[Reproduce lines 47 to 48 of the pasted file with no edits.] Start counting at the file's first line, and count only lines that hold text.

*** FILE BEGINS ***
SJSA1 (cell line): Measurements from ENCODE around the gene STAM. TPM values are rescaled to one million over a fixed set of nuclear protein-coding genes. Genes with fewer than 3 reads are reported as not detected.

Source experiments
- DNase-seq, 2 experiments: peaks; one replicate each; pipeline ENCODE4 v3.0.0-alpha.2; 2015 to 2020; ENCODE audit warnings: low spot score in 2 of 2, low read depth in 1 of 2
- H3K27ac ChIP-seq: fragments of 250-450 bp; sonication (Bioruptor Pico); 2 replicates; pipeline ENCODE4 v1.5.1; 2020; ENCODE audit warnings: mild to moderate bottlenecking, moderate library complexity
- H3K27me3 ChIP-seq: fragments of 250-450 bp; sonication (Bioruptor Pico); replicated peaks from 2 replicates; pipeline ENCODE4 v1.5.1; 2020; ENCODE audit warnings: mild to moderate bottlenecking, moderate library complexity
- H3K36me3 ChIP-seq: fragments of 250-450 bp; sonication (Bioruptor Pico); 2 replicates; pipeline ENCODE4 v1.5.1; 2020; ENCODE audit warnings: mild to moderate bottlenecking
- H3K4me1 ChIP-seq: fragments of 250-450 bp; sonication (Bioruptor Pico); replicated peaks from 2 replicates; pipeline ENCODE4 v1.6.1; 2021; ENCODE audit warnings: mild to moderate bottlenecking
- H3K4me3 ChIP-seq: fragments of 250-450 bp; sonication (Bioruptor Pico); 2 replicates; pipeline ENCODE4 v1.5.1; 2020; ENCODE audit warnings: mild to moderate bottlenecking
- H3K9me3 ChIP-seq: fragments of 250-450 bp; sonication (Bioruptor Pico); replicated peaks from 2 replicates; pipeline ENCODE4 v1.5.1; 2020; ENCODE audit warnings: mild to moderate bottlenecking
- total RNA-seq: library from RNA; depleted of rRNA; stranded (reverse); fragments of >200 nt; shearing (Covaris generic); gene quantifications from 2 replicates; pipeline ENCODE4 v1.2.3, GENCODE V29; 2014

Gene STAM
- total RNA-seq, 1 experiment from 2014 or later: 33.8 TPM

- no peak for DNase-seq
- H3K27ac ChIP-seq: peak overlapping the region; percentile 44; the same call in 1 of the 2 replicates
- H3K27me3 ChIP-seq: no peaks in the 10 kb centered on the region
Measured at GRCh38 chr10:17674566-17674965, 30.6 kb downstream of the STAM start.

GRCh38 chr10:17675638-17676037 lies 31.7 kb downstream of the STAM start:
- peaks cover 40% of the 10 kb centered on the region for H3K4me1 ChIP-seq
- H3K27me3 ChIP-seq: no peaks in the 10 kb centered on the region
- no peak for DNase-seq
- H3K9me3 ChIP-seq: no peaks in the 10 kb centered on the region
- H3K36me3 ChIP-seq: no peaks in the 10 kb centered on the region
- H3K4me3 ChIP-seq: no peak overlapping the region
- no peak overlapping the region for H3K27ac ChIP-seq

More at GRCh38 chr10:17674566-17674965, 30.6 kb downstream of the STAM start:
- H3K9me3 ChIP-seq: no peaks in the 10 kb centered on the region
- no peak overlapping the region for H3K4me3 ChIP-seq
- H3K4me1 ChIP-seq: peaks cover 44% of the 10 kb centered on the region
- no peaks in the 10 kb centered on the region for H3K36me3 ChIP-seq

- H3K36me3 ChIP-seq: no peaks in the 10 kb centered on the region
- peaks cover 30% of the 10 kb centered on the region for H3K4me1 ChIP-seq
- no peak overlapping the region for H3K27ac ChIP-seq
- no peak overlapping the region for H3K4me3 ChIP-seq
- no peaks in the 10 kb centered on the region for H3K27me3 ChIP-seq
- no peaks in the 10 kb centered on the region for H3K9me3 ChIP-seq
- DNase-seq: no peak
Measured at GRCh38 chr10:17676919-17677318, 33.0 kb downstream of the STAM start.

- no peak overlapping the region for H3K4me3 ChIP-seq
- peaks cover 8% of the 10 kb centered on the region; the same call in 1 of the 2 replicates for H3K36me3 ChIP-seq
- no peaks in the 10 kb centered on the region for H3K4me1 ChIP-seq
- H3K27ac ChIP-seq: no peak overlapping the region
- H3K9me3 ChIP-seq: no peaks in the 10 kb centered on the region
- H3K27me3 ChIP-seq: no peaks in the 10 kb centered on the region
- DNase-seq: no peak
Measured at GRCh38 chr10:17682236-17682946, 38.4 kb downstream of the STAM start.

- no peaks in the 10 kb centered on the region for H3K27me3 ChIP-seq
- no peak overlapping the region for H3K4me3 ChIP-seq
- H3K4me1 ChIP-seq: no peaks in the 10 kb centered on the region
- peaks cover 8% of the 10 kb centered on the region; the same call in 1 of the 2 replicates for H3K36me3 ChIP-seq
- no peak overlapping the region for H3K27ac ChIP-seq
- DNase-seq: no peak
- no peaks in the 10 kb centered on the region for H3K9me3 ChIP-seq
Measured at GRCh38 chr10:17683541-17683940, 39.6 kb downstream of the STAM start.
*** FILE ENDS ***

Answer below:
- no peak overlapping the region for H3K4me3 ChIP-seq
- H3K4me1 ChIP-seq: no peaks in the 10 kb centered on the region